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Update Don Adkins

Hi Everyone,

I haven't posted to the site for sometime but read it quite often. You are such a great group of people with a wealth of knowledge. I appreciate each and everyone of you. I am amember of a few sites, so If you visit those sites you might see the same post. It's so long I didn't want to keep rewriting it -- I'm still lazy at times...

I thought I would post an update since I just passed my 3 year post-transplant date, October 5, 2004.

A little history....I was diagnosed in August of 2002 and was still in the chronic phase, although the doctor thinks I probably was in my 2nd year of the disease. I don't know how he could really tell that except from the symptoms I was having the prior two years, ie, tired all the time.

I started taking 800mg of glivec in early September of 2002. My WBC returned to normal from 87K at diagnosis. Other than the standard side effects, eyes swelling, nausea at times, etc., I was in remission with a minimal PCR of approximately .014. After about 18 months, my PCR started to climb dramatically and glivice lost its effectiveness. I continued taking glivec until I could find an alternative, although it wasn't working very well for me. I was rapidly approaching the blast crisis phase.

My doctor recommended that I have find a cancer center of excellence and get checked out, preferably one that was very familiar with CML. I decided on MD Anderson, and after a couple of months of fight with my insurance, I finally showed up on their doorstep.

After I arrived in July of 2004, I was assigned to Dr Kantargian at the Leukemia clinic for evaluation. After testing, it was determined that I had entered the blast phase and something needed to be done right now. He recommended a BMT but said that unless he could return me to the chronic phase that it would be fruitless. So he recommended that I go into one of the two trials that were going on at the time. the BMS and AMN trials were both in phase two, and were having some early success. I couldn't get into the BMS trial for six weeks because of the waiting list. Dr Kantargian was running the AMN trial so he placed me into that one almost immediately. No one knew what dosage to use at the beginning since the trial was so new so we started out at a very low dose to just see if I would respond.

Within one week my blasts were rapidly reducing. After three weeks I was at zero. The drug worked and had returned me to the chronic phase -- where I needed to be for the transplant. While I was going through this trial my siblings were tested to see if I had a match. My younger sister was and exact match so the BMT clinic proceeded to make all the arrangements to perform the transplant in early October 2004.

I had the transplant on October 5, 2004 and everything went as smooth as it could. Of course I had numerous ups and downs the first 100 days, acute gvhd of the skin and liver. These were both beat back with the anti-rejection drub and finally subsided.

I returned home in January 2005 with a PCR that was undetectable and 100 per cent donor. I was weak but happy.

In early March of 2006 my PCRs started coming back with some positivity, although at a very low level it was very worrisome for me. Later that month I was exhibiting some tumor growth in my abdomen and lower extremities. Some of the tumors were removed and sent to MD Anderson for a biopsy. It turns out that the CML was back and had tumorized, although my PCR was still at a very low level, the tumors were growing out of control.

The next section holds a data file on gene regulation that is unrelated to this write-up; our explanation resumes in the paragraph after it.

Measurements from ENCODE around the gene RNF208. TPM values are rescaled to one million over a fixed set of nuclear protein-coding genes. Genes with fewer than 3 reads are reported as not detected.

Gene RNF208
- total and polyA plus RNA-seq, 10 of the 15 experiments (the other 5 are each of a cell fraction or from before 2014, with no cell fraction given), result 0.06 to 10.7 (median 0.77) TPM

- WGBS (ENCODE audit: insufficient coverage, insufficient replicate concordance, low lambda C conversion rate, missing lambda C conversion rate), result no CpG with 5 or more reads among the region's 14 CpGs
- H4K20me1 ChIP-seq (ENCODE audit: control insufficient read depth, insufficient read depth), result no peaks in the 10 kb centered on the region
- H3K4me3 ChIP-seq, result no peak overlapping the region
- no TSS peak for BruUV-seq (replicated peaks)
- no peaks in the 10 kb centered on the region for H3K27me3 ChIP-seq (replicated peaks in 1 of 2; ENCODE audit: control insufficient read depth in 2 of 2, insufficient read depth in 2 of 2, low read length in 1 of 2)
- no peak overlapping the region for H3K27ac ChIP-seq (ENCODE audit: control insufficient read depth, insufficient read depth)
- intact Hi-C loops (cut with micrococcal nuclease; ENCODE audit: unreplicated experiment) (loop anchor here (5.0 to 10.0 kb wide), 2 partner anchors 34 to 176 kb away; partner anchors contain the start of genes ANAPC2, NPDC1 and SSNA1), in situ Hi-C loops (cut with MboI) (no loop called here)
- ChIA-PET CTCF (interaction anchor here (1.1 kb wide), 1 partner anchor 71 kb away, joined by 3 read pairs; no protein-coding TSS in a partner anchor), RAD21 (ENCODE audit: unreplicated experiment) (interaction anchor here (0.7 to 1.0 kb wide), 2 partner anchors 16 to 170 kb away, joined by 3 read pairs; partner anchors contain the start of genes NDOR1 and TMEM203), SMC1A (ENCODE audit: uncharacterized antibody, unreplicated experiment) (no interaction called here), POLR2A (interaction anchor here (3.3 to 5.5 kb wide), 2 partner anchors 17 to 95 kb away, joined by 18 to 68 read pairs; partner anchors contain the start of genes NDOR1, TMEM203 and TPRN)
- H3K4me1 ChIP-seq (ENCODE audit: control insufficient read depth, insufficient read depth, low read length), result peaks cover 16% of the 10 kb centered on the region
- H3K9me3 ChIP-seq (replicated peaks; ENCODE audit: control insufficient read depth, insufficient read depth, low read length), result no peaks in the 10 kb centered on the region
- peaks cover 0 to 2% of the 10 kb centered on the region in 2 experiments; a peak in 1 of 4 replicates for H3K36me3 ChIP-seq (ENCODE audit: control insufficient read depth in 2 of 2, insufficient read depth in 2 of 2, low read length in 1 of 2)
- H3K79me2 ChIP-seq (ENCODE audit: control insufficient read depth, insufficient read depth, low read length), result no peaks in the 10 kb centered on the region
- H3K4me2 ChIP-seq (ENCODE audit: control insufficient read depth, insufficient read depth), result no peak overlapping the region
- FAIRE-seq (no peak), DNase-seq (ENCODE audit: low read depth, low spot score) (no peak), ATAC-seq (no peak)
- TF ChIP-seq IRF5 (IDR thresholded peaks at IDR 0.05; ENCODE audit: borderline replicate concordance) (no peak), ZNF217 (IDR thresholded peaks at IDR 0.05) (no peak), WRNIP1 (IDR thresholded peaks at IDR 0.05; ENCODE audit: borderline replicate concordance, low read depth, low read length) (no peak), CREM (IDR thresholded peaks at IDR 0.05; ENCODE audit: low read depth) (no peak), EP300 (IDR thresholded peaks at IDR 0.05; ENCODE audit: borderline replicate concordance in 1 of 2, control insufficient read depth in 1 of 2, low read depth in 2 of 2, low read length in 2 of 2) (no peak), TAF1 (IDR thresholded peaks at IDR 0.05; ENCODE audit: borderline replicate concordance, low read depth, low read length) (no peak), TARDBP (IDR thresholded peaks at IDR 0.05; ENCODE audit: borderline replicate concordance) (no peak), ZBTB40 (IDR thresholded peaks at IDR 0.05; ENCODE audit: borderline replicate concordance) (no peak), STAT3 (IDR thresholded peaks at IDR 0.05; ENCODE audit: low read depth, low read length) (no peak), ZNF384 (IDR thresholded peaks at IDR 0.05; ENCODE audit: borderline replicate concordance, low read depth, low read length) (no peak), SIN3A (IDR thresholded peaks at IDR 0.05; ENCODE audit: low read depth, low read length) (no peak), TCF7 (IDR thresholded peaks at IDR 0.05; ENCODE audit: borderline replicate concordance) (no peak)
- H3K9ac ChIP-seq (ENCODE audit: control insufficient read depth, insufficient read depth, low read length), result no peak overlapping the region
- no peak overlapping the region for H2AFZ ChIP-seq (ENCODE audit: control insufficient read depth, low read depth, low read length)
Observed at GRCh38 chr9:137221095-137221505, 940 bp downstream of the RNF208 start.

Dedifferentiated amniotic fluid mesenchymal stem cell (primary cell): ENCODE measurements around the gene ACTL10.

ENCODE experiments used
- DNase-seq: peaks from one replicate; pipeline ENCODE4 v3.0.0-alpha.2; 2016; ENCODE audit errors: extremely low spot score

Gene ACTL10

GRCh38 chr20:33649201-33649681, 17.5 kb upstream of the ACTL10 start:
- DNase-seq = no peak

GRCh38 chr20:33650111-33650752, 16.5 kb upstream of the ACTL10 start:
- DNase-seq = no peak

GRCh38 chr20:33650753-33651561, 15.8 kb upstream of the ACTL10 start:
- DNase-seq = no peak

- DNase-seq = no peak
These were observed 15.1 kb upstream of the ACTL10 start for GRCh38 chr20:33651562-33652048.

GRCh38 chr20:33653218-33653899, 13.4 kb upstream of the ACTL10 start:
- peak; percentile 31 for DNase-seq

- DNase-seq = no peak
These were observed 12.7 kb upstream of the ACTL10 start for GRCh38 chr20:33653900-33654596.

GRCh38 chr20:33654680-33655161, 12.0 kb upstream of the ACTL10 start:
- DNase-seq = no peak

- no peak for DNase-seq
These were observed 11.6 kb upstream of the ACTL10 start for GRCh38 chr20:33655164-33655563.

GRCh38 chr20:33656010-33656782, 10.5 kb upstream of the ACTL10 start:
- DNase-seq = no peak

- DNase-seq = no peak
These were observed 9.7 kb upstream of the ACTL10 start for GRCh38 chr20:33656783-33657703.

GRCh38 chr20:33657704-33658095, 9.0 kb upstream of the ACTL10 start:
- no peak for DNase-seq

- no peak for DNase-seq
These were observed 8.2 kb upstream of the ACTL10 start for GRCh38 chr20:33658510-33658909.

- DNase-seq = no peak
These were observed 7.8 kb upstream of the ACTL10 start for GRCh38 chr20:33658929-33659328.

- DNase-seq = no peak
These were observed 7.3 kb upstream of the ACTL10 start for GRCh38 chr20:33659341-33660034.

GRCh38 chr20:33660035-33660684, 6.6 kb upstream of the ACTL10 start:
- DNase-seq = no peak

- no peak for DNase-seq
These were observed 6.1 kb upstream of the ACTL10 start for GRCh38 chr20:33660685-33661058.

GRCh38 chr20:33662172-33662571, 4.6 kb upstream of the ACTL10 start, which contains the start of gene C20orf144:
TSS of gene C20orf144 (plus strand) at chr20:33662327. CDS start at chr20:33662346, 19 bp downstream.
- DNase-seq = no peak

The choices at that point were to have another BMT or wait for the approval of Sprycel in June of 2006 to see if that would work. I wanted no part of another transplant unless that was my only option so I started taking Sprycel in June 2006. Within three weeks the tumors disappeared and were not detectable by a PET scan...miraculous. My local oncologist was simply blown away with the rapid results, and so was I.

I have been checked quarterly by either a BMB or PBPCR and PET scan, and have been undetectable by both since.

Although I still suffer somewhat from the side effects of Sprycel and chronic GVHD of the skin, eyes and mouth, I am very happy just to be here

There are some doctors who are very familiar with Sprycel that think that I could probably stop taking it since my immune system has grown to be much stronger and appears to be very active since I still have chronic GVHD. I'm just not brave enough to make that step right now, maybe some day.

I am head to Houston on the 4th of November for a three year post-transplant checkup. I also will visit the Optho and the GVHD doctor to see if I can find a better way to treat this disease. I hear they might have some new treatment protocols -- sure hope so.

All in all, I'm extremely blessed to be here today and just wanted to share this story with all of you to let you know that there is always hope. Just keep on keeping on....

The very best to all of you,

hello Don,
i am so please to hear from you, thankyou for updating your story here so that everyone can read it.
i can only agree with you that it is remarkable that you were able to fight your disease after it had become so complicated. this sort of transformation into solid tumour is very rare and yet you were fortunate enough to be 'in the right place at the right time' and that dr. Kantarjian was able to act so quickly.